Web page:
Nearly half of Bhutan’s labor force is self-sustaining through agriculture and livestock management. The industry employs a fifth, while the rest are found in the service sector, not least in the growing tourism industry. High youth unemployment is a problem.
The official unemployment rate is only a few percent, which is partly due to the fact that a large proportion of the inhabitants are not included in the official labor force. The fact that many young Bhutanese lack employment is partly due to the fact that they often lack the right knowledge for available jobs, for example in the expansive construction sector. As a result, Bhutan is heavily dependent on imported labor from mainly India, while relatively well-educated Bhutanese are without employment.
One problem is also reported to be that many young Bhutanese do not want to take jobs that they consider to be under their “social status”, especially in the private sector. At the same time, there is a lack of public services.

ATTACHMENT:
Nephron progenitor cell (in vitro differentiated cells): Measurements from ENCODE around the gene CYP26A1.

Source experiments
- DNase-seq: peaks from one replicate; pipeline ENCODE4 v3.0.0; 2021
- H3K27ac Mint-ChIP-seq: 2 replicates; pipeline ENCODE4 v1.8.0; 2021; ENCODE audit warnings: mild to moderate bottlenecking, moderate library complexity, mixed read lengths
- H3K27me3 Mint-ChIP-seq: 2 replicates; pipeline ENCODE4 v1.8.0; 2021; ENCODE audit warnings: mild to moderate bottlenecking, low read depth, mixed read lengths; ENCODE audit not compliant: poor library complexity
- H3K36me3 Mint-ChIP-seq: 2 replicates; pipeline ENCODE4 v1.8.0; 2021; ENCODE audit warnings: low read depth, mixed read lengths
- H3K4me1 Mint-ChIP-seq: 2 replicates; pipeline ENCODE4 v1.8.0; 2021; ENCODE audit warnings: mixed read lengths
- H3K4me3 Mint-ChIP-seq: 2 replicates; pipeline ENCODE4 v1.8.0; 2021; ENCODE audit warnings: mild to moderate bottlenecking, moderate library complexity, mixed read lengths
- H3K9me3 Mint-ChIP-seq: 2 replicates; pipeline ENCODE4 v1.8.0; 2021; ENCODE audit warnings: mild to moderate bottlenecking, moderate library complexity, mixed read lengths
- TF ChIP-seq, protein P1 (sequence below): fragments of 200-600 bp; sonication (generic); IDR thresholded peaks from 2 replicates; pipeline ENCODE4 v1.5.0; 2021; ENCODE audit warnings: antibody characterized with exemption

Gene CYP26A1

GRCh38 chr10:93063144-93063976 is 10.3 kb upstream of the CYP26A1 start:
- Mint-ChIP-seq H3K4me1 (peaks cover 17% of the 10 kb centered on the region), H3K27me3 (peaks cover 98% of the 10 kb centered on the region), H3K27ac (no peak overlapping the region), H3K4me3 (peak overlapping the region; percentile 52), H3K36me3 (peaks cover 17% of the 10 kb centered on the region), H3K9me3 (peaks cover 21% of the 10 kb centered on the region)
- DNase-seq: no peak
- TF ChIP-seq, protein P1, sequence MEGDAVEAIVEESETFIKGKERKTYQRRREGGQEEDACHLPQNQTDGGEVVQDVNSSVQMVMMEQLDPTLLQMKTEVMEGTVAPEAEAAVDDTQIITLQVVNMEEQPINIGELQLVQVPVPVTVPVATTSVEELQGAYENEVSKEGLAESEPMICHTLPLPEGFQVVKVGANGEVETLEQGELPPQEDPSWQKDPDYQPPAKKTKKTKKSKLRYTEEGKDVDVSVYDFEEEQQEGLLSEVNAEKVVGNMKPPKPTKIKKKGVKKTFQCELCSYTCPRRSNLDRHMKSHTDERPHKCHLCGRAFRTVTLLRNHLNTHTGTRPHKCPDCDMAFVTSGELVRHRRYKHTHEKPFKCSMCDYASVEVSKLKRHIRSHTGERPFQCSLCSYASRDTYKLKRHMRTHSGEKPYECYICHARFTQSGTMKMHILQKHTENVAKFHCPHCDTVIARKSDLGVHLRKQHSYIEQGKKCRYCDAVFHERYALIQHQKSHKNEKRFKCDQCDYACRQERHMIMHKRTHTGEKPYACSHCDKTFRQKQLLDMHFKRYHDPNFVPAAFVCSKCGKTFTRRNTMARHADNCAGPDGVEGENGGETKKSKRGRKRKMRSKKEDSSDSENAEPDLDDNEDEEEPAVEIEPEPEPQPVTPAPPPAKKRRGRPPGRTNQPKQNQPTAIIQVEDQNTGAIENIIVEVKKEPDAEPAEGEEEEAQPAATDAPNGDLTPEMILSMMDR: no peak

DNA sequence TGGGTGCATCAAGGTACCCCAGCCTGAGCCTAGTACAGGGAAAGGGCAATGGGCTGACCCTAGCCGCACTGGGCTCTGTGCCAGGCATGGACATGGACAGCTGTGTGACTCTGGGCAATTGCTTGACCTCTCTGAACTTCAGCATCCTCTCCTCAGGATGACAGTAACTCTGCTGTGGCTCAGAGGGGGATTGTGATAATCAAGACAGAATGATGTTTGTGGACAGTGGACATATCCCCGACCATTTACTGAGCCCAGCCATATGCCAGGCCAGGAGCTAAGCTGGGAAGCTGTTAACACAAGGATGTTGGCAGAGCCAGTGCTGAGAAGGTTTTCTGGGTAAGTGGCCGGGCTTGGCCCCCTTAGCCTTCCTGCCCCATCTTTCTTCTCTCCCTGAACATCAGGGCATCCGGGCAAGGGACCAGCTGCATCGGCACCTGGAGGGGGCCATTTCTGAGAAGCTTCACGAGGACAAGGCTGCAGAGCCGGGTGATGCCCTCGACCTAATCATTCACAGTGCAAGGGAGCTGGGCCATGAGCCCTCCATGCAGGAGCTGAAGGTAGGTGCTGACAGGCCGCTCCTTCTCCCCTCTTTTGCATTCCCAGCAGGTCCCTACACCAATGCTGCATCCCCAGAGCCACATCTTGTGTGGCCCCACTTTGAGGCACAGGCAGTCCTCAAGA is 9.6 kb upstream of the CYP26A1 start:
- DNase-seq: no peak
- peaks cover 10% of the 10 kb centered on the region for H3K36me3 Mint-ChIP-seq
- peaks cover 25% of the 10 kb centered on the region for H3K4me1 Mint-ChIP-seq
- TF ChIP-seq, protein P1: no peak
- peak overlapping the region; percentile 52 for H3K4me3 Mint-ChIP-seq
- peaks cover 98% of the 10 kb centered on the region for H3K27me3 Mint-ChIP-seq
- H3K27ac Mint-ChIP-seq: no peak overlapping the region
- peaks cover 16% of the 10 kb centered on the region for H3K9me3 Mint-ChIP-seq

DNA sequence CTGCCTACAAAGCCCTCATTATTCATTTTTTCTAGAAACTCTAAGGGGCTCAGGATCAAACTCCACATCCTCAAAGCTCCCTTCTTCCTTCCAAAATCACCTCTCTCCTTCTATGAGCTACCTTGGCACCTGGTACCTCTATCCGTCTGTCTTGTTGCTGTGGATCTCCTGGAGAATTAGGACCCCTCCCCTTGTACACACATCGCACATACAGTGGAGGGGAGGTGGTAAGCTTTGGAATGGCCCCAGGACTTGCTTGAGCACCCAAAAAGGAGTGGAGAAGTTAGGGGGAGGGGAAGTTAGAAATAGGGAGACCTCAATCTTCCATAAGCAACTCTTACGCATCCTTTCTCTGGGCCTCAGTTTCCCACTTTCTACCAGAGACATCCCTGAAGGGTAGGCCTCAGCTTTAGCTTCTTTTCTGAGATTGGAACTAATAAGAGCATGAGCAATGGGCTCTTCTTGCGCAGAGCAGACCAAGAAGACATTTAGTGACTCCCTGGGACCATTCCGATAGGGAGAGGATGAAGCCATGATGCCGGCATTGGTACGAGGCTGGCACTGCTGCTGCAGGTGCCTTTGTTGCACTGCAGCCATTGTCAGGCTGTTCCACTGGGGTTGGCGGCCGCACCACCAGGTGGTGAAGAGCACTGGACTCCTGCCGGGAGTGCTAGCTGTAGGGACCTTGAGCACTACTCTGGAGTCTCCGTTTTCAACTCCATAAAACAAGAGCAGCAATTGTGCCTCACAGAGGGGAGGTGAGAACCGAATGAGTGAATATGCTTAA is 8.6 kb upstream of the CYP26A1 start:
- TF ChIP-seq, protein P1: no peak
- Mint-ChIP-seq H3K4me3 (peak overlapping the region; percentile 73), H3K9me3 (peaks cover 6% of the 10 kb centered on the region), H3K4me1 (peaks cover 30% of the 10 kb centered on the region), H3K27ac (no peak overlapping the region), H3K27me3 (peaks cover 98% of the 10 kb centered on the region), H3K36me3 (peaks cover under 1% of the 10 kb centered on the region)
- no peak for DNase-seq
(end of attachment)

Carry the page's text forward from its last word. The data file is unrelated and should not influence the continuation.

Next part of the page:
Regular unions are prohibited and no strike right exists. However, a law from 2007 recognizes the right to form a union in a workplace if at least twelve employees want it, but it is unclear what the change means. The law also gives employees the right to go to court if they have a complaint.
- COUNTRYAAH: List of key population facts of Bhutan, covering most basic population data, religion statistics, and language profiles.
Villagers often have to “voluntarily” participate in various projects to build roads or schools, for example. Child labor is formally prohibited but common. Minors often help in agriculture, and many girls work as maids.
FACTS – LABOR MARKET
2.2 percent (2019)
9.7 percent (2019)